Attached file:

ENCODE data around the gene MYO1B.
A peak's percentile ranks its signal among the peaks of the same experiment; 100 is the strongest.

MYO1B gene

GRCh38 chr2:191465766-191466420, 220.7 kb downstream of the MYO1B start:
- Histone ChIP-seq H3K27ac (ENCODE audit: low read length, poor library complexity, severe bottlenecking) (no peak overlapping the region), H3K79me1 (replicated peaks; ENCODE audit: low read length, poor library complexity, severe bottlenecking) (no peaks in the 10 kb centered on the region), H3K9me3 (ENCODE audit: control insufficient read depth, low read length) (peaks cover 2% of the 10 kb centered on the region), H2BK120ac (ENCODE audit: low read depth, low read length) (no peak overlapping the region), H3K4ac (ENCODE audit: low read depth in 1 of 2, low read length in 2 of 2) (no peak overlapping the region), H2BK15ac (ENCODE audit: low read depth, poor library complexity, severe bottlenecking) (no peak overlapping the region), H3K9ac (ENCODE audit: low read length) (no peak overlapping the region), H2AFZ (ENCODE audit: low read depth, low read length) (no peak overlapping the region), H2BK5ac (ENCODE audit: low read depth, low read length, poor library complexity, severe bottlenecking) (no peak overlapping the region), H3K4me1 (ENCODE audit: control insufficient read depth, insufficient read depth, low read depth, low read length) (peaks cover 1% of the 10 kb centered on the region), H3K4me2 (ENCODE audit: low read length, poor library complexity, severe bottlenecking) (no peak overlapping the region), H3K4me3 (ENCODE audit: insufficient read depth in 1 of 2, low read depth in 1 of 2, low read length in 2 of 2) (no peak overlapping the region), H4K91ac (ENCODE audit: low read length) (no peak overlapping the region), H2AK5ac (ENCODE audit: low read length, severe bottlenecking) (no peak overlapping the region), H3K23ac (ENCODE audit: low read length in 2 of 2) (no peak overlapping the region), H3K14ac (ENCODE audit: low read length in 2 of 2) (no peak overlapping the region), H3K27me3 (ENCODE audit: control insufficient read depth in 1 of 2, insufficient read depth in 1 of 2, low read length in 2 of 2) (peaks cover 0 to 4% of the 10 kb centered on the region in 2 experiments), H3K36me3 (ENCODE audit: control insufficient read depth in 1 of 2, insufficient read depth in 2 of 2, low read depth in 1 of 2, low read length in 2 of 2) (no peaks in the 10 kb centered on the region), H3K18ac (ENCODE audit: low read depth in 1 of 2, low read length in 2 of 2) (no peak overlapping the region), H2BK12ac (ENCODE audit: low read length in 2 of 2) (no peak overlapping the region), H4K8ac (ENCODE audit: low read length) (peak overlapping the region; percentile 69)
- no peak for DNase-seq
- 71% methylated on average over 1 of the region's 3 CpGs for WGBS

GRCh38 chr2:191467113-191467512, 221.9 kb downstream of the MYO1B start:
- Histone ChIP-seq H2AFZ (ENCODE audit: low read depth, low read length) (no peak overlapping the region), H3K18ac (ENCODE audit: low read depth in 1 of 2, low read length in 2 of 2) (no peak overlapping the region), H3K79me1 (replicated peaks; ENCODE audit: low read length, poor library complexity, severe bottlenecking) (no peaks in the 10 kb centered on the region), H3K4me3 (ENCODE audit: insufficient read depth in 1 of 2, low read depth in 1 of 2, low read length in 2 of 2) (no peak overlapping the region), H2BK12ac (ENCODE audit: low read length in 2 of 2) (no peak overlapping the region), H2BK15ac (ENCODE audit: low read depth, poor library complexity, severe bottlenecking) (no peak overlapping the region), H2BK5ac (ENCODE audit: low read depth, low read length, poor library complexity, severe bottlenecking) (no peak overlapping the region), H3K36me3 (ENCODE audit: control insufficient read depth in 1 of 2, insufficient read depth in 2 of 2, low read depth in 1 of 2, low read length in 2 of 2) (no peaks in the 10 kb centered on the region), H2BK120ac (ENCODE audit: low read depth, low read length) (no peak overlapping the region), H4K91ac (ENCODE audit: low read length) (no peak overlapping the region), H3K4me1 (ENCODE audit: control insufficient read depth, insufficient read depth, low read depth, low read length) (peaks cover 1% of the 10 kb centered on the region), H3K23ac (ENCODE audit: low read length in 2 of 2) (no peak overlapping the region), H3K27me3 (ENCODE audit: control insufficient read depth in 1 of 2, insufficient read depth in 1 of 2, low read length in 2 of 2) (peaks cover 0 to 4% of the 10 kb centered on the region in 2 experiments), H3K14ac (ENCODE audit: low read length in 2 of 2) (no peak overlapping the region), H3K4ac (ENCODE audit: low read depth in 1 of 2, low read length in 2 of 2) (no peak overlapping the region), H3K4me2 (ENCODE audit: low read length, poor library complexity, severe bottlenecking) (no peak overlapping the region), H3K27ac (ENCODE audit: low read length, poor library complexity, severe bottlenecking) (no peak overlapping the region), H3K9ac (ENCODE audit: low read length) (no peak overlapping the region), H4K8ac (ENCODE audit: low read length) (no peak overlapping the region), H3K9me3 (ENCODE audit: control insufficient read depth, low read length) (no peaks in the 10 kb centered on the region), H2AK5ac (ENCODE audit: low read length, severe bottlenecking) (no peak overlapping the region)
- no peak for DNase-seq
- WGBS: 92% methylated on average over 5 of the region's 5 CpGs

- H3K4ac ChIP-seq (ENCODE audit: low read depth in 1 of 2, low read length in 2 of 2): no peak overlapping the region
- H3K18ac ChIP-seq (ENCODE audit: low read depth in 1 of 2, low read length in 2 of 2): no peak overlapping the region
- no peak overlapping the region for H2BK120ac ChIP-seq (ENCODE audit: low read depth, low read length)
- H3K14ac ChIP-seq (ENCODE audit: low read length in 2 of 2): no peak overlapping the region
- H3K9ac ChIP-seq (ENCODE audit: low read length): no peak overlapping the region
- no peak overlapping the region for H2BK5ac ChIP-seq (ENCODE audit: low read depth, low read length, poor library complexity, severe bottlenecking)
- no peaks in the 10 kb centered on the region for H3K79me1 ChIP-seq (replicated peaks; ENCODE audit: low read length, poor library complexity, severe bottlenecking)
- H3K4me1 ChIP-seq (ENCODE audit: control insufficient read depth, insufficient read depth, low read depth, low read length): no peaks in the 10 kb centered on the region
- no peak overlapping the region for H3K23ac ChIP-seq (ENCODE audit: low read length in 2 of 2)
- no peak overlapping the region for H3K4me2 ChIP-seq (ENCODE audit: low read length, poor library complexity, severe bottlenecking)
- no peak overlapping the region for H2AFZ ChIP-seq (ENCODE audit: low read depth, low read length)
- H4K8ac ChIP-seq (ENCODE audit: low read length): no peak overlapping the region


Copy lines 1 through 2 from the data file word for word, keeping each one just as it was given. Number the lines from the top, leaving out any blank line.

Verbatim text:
ENCODE data around the gene MYO1B.
A peak's percentile ranks its signal among the peaks of the same experiment; 100 is the strongest.